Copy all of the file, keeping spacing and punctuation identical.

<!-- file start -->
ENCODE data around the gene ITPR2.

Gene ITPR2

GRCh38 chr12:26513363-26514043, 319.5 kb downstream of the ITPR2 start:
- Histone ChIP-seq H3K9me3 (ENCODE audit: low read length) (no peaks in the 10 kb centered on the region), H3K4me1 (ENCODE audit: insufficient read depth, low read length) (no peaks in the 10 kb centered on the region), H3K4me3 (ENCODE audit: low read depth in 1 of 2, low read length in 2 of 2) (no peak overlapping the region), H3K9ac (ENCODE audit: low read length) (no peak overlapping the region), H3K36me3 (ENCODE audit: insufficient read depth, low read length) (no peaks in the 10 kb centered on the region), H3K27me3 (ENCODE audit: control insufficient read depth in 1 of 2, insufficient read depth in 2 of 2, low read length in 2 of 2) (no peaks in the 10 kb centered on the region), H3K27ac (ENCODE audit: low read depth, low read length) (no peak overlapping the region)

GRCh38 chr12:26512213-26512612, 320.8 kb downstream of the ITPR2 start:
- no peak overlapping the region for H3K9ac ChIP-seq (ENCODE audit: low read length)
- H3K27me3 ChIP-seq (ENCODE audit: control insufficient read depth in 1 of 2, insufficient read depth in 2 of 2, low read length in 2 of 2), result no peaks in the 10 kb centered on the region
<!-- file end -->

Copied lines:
ENCODE data around the gene ITPR2.

Gene ITPR2

GRCh38 chr12:26513363-26514043, 319.5 kb downstream of the ITPR2 start:
- Histone ChIP-seq H3K9me3 (ENCODE audit: low read length) (no peaks in the 10 kb centered on the region), H3K4me1 (ENCODE audit: insufficient read depth, low read length) (no peaks in the 10 kb centered on the region), H3K4me3 (ENCODE audit: low read depth in 1 of 2, low read length in 2 of 2) (no peak overlapping the region), H3K9ac (ENCODE audit: low read length) (no peak overlapping the region), H3K36me3 (ENCODE audit: insufficient read depth, low read length) (no peaks in the 10 kb centered on the region), H3K27me3 (ENCODE audit: control insufficient read depth in 1 of 2, insufficient read depth in 2 of 2, low read length in 2 of 2) (no peaks in the 10 kb centered on the region), H3K27ac (ENCODE audit: low read depth, low read length) (no peak overlapping the region)

GRCh38 chr12:26512213-26512612, 320.8 kb downstream of the ITPR2 start:
- no peak overlapping the region for H3K9ac ChIP-seq (ENCODE audit: low read length)
- H3K27me3 ChIP-seq (ENCODE audit: control insufficient read depth in 1 of 2, insufficient read depth in 2 of 2, low read length in 2 of 2), result no peaks in the 10 kb centered on the region